Taking a tip from its variable annuities, Aetna Life and Annuity of Hartford, Conn., recently introduced a mutual fund that provides a guarantee of principal against a possible market downturn.
Aeltus Investment Management, also of Hartford, an independent subsidiary of Aetna, Inc., opened Aetna Principal Protection Fund I, a fund that allows investors to protect their principal while participating in both equity and fixed-income markets.
If investors hold the fund for at least five years, the fund guarantees that their account value on the last day of the five-year period will be no lower than their initial investment, less any sales charges or redemptions and cash distributions.
The offering period for the fund is two months, from Aug. 6 to Oct. 5, with the guarantee period running from Oct. 7, 1999 through Oct. 6, 2004.
"With the long bull market beginning to show some gray hair, the Aetna Principal Protection Fund I offers investors a vehicle to help them lock in some of their profits while continuing to take advantage of the potential upside to the stock market," Aeltus investment strategist Jim Griffin said in a prepared statement.
Aetna Principal Protection Fund I allocates assets according to prevailing market conditions. It adjusts its allocations freely between equities or fixed-income securities, or a combination of both.
"This fund is ideal for investors who want to participate in the stock and bond markets, while limiting the downside risk of investing," said Neil Kochen, the Aeltus portfolio strategist who developed the product. "As with all investments managed by Aeltus, we use a disciplined approach that eliminates the guesswork of market timing and manages risk."
If investors take withdrawals during the guarantee period, shares are redeemed at current market value, which may be more or less than their original investment.
The guarantee costs 33 basis points annually, Kochen said. It is being insured by MBIA, an insurance company based in Armonk, N.Y. The funds' total expenses come to about 150 basis points per year for A shares, he said.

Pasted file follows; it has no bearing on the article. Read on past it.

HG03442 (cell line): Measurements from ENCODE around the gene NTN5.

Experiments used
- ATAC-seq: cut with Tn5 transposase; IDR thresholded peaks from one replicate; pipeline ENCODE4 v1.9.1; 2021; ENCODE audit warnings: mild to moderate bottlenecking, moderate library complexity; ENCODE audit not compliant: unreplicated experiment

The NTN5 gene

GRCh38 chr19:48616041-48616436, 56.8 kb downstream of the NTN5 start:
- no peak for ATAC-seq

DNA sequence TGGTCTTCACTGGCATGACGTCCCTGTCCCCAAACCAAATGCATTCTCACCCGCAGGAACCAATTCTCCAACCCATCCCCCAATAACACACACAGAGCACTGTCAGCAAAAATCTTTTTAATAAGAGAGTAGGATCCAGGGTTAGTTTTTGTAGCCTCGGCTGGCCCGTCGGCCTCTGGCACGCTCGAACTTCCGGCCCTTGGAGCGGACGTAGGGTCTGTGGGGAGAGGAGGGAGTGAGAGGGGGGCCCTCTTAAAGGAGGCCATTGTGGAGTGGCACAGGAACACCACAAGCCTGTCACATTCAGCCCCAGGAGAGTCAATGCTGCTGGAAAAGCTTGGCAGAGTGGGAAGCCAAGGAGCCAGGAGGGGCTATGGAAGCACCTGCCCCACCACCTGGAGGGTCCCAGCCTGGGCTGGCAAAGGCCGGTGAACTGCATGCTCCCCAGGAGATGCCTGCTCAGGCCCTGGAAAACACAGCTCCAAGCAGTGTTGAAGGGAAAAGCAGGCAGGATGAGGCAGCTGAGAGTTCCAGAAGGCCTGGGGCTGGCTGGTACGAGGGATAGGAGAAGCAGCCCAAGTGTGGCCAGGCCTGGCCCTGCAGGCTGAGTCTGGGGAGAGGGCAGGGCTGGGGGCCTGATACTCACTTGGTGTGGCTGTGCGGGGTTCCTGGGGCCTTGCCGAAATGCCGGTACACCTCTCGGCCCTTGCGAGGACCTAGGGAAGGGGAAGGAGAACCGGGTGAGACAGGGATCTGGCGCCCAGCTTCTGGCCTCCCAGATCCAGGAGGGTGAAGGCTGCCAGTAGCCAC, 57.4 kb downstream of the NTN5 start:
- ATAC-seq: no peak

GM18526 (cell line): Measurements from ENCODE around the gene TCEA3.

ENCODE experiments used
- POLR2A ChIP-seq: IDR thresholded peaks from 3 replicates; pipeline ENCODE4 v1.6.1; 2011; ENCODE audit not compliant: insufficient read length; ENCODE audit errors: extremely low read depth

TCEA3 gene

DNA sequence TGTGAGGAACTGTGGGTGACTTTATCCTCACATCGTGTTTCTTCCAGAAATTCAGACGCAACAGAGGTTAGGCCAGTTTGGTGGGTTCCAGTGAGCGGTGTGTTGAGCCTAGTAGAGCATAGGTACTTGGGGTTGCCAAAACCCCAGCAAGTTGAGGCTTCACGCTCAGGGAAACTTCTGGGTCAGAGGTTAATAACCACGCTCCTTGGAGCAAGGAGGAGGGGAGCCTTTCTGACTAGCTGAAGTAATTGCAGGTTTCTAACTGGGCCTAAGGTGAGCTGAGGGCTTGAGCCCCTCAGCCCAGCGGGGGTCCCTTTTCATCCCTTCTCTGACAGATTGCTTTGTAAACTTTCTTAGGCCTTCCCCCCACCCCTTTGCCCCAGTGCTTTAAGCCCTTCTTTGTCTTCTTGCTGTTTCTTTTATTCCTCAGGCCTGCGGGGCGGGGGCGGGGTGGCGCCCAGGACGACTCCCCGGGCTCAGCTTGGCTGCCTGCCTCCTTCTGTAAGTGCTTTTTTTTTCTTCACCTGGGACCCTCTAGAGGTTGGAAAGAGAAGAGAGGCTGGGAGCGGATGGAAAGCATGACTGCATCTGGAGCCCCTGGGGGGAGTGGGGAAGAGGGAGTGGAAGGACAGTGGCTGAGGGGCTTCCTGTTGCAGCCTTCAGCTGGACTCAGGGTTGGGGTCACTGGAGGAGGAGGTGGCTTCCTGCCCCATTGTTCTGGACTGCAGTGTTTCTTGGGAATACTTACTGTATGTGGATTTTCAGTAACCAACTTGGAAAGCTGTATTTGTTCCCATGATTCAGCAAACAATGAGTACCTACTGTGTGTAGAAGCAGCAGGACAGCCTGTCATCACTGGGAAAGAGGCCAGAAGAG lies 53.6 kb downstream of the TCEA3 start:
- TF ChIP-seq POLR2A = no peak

The product has done well since it was introduced on Aug. 6, Kochen said. In the first day, he estimated that the fund took in about $5 million.
Aetna chose a five-year investment period after examining some assumptions about risk and return, according to Kochen. With a longer period, the risk of a market downturn declines significantly, enough to make the feature unnecessary, he said.
On the other hand, many experts believe a mutual fund is most vulnerable to the risk of market downturn during the first three to five years, Kochen said. But Aetna decided the three-year period was too risky. If the firm had opted for that period, it would have had to make more of its investments in fixed-income securities, thus cutting down an investor's potential gains.
To ensure the quality of the investments, the fund will invest only in stocks of the S&P 500 and in bonds with an AA- or better rating, Kochen added.
The Aetna Principal Protection Fund I is based on Aetna's GET E variable portfolio, a sub-account in its variable annuity product that also has a guarantee feature, according to Kochen. The GET E, which costs about 70 basis points, was introduced for investors who wanted to have a feature similar to a death benefit but didn't want to die to access it.
Over the years, other fund companies have had principal protection features, but most are now closed, said Julia O'Neal, a spokesperson for Aetna. Lipper Analytical Services of Summit, N.J., currently tracks 13 funds that offer principal protection.